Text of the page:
www.kget.com

“Some students are natural self starters and organizers, while others need your help creating a system to stay on track,” says Dr. Stuart Lustig, a child psychiatrist and medical director for Cigna's behavioral health business.
This could be a calendar in their school binder or a checklist. Following up is important, Lustig says. “Some kids need their parents to check their progress.” Lustig suggests scheduling a time when your student will do homework. “Most kids need a one- or two-hour cool-down period after school, but don't let them postpone homework until late at night,” Lustig says. If your household has two parents, determine which parent will help with which subjects, and build that “help time” into your schedule. If you think your child might have difficulty with certain subjects, line up tutors early in the school year so your child can start off strong. “Don't wait for a bad report card and feelings of failure before getting help for your child,” Lustig says. Every child needs balance, so consider what non-school activities your child might want to pursue. “Don't over schedule, but don't let your student get away with doing nothing. Give them options,” Lustig advises. Find out early in the year how your child's school addresses bullying, and which adults your child can turn to for help. “Although everyone needs to learn how to cope with difficult people and bad situations, no child should ever be bullied,” Lustig says. Start a conversation with your child today about bullying. Lastly, if you think your child might need mental health services, schedule an appointment now for an evaluation. Schedules for child psychologists and child psychiatrists fill up fast, so it's better to schedule an appointment before the need becomes urgent. For the parents: Being the mom or dad of a student of any age can be stressful, so be sure to take care of yourself, Lustig advises. Many employers offer an employee assistance program (EAP), often through their health plan, which can provide short-term counseling for stress, depression or anxiety. An EAP counselor can also help you find child care, elder care and other services that can improve your work/life balance. These services are free to the employee and they're completely confidential. “If your employer offers an EAP, use it! It's there to help you,” Lustig says.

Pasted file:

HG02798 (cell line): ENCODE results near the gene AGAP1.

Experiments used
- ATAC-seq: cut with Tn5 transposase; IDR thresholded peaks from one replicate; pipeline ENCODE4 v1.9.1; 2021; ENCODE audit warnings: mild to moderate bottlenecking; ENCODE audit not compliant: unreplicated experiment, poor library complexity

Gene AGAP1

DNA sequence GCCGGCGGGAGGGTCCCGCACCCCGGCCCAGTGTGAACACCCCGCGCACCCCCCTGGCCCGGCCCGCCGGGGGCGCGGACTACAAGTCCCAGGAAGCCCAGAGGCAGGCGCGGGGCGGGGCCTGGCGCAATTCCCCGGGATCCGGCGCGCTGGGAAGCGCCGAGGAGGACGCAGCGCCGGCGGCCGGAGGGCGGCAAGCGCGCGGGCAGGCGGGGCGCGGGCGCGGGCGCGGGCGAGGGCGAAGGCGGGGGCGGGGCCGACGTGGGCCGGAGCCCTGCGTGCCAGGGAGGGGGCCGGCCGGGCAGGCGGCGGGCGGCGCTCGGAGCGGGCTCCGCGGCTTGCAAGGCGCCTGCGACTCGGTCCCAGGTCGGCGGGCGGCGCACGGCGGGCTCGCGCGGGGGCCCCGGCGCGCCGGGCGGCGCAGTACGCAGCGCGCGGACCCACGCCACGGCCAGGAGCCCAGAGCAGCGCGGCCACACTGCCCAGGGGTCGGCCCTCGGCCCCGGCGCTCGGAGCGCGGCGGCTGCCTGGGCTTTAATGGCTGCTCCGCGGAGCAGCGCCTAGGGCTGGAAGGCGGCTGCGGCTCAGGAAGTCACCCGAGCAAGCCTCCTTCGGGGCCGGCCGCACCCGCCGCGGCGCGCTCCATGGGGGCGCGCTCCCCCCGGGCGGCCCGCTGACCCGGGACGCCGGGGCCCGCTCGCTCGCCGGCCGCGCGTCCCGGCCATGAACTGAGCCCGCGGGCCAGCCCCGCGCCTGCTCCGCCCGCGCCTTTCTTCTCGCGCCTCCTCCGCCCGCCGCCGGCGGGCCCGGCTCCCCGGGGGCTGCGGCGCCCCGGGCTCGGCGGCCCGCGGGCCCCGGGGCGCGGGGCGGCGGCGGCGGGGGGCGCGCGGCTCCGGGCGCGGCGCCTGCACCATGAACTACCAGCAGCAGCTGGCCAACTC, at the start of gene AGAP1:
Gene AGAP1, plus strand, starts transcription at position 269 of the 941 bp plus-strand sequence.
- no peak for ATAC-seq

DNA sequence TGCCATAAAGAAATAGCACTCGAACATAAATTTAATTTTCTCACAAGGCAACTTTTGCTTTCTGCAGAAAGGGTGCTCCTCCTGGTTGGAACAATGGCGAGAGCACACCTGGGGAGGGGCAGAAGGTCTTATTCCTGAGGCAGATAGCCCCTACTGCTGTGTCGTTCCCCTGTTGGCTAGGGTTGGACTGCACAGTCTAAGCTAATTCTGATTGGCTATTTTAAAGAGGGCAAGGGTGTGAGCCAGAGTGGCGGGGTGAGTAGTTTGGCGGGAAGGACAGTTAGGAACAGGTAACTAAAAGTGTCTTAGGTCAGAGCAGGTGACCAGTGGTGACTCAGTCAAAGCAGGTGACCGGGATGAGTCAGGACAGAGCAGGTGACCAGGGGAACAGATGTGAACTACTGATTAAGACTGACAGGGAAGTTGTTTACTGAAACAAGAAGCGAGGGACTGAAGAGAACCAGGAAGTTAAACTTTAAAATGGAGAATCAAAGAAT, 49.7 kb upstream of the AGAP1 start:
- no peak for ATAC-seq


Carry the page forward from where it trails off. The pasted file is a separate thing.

www.nmmarketplace.com

"Some students are natural self starters and organizers, while others need your help creating a system to stay on track," says Dr. Stuart Lustig, a child psychiatrist and medical director for Cigna's behavioral health business.
"This could be a calendar in their school binder or a checklist." During the school year be aware of potential bullying. Find out early in the year how your child's school addresses bullying, and which adults your child can turn to for help. "Although everyone needs to learn how to cope with difficult people and bad situations, no child should ever be bullied," Lustig says.


Quick Reads

www.aracontent.com [cached]

“Some students are natural self starters and organizers, while others need your help creating a system to stay on track,†says Dr. Stuart Lustig, a child psychiatrist and medical director for Cigna's behavioral health business.